Stage Lighting Basics, part 2 of 2
As in “Stage Lighting, Part 1 of 2“, about the lighting instruments in common usage, and as with the audio articles here at Magic Roadie, I won’t recommend brand names, and I’ll spend as little time as possible on the science behind everything This is intended to be an “applications” guide to effective stage lighting for your magic act. Part 2 will outline how to build an effective stage lighting design.
I did a fair amount of poking around the Net, looking for exceptionally useful, reasonably easy-to-understand-and-execute tutelage on how to create a lighting design. What I found is a logical, systematic approach to ‘three-point lighting’.
1. Identify Your Performance Areas
For the sake of simplicity, let’s look only at your primary location os stage.
- Two instruments with a fairly narrow beam in front of you should be pointing down at a 45-60º angle (as viewed from the side), with the two instruments forming a 90º angle between them (as viewed from above). Lesser angles do a better job of lighting the performer’s eyes (also getting under hats), and greater angles produce a more dramatic & shadowy effect. Give each lamp a different color filter: a ‘warm’ (yellow, amber, orange, or red) from one side, a ‘cool’ (blue, green or purple) from the other. Dim one of these two so that one is brighter than the other. Natural light usually will be brighter on one side of you than the other, and this will introduce pleasant shadows on one side of your face.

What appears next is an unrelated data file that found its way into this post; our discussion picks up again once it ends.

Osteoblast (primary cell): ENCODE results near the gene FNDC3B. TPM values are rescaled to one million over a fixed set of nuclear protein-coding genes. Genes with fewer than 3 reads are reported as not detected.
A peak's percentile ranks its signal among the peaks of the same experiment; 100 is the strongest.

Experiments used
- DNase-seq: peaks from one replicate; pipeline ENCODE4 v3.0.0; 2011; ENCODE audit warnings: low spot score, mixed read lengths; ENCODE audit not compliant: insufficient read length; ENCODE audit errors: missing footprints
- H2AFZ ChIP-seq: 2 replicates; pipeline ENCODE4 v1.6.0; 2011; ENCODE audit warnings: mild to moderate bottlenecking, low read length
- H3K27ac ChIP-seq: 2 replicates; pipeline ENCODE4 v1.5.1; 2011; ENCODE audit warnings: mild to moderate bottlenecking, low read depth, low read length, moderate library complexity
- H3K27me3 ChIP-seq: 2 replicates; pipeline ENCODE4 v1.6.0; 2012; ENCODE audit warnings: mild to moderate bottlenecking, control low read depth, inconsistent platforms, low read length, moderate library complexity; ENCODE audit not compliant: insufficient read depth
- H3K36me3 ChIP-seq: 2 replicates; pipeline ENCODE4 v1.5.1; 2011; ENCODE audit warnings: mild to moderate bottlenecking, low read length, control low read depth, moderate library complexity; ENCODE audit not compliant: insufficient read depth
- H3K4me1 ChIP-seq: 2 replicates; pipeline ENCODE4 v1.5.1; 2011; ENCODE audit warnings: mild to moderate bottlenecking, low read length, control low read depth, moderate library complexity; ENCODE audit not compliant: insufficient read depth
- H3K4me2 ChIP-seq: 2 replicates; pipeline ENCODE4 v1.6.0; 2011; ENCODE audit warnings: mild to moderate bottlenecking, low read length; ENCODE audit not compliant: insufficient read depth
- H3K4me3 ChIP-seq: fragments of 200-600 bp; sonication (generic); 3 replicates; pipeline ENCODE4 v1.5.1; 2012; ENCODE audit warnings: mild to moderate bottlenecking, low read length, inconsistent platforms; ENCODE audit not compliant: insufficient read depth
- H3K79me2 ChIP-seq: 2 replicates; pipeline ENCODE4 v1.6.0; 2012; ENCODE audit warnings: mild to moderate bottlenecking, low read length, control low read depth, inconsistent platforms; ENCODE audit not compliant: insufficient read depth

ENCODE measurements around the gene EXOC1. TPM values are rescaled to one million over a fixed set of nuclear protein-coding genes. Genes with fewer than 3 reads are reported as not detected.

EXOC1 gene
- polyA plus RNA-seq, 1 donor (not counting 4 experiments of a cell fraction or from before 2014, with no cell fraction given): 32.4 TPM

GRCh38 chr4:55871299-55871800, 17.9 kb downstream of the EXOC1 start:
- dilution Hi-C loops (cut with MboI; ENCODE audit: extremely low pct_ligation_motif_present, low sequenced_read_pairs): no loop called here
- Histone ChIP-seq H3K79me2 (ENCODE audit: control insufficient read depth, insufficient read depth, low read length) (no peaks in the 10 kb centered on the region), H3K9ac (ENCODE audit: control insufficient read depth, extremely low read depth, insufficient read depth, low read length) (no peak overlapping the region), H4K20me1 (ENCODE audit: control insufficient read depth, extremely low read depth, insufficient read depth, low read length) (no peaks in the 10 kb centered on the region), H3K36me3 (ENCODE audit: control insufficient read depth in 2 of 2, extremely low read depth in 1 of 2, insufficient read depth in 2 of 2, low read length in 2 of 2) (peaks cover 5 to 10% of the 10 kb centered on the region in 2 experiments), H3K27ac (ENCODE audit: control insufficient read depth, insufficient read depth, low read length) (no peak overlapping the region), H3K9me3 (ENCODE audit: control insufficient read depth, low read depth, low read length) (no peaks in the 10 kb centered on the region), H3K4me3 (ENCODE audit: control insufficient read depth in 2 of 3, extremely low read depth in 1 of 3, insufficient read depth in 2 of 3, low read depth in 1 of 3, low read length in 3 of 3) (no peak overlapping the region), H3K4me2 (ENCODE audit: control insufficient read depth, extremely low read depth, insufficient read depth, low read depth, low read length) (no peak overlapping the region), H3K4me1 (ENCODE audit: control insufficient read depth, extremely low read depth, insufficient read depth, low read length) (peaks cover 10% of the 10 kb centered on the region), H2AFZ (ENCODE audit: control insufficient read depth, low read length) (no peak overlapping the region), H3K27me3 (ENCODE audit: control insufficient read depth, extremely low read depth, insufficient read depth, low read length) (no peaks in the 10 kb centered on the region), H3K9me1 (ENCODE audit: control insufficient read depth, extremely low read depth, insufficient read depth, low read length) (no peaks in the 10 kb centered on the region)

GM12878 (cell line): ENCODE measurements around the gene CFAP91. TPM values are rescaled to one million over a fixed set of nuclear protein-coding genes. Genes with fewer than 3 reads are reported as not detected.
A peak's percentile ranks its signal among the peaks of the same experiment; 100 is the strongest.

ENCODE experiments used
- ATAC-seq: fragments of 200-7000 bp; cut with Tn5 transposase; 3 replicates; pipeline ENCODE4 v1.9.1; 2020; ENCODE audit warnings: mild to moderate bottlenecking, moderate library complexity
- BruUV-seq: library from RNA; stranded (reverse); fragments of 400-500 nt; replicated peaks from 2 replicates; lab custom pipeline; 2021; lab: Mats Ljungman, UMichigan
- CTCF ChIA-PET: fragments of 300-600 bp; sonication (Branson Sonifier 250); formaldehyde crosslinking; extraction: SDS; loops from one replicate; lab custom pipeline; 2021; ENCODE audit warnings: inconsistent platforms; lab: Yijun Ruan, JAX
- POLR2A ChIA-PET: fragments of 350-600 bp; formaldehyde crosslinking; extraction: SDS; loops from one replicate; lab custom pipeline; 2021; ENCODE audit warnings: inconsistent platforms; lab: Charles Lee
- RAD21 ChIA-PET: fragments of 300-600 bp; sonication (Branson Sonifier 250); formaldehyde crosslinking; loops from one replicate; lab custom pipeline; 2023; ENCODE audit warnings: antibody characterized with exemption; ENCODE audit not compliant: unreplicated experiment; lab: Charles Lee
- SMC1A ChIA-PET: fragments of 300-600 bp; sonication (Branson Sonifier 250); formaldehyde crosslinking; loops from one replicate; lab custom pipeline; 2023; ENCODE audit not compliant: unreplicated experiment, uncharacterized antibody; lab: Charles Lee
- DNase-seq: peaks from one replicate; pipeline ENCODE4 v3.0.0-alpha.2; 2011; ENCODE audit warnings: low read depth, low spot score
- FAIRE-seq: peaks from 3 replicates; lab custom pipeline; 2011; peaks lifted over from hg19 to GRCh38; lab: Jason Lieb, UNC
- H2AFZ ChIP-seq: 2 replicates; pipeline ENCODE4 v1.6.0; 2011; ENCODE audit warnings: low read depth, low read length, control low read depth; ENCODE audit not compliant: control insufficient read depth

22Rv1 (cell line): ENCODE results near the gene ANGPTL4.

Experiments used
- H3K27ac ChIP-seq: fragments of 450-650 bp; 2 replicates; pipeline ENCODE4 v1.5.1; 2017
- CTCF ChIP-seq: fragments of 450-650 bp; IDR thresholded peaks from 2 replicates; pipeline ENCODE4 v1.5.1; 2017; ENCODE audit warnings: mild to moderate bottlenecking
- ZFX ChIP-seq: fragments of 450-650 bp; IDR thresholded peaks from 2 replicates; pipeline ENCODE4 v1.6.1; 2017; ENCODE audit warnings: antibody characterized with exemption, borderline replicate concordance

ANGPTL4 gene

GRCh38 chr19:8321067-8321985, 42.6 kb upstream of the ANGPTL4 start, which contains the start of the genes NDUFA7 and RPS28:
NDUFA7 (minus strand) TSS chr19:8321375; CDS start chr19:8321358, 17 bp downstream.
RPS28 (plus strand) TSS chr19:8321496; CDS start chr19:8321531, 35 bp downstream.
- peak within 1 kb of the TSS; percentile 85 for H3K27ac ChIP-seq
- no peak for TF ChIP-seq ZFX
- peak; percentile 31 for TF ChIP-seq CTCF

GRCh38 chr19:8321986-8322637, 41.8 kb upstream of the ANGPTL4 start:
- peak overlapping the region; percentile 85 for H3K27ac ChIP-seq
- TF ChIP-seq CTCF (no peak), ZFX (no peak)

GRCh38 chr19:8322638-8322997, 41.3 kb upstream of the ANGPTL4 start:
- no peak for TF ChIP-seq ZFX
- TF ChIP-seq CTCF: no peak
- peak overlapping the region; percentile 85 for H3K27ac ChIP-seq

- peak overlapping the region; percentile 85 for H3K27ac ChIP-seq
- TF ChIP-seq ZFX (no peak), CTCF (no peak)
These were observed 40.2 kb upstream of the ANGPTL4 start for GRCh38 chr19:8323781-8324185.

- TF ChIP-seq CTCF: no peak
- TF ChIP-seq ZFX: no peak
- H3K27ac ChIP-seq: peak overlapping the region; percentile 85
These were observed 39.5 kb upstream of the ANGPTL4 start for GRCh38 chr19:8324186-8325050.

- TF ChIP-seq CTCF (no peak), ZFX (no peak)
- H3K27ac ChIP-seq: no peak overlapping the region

- A third instrument with a fairly narrow beam should come from behind you, often (but not necessarily) to one side or the other. The backlight shines on you from behind to create a rim of light on your head & shoulders, serving to separate you from the background as well as highlighting contours. This light usually is at a much greater angle than 45º. Maybe 75º or so.
2. The Rest Of The Stage
After lighting YOU has been dealt with, you may feel you’re done. If necessary, however, you can light the rest of the stage for mood and atmosphere. You can use pretty well any instruments for this application. It really is a matter of application & preference. Generally, though, a flood-type instrument will provide less emphasis, and a spot-type will produce a more dramatic effect.
3. Backgrounds & Backdrops
Backdrops and cycs should all be lit separately from everything else, and this is usually done with striplights. Typically, this type of light comes from the top, or the bottom, or both.
While stage lighting truly is an art under the direction of a gifted designer, I ain’t a gifted lighting designer, and my bet is that you’re not one either, but everything has to start with some sort of guidelines, and this three-point method seems pretty spot-on, because it’s the basis (with some minor revisions) of modern theatrical stage lighting.
Well, there ya go, my friends! Now we ALL know a heck of a lot more about lighting a magic act!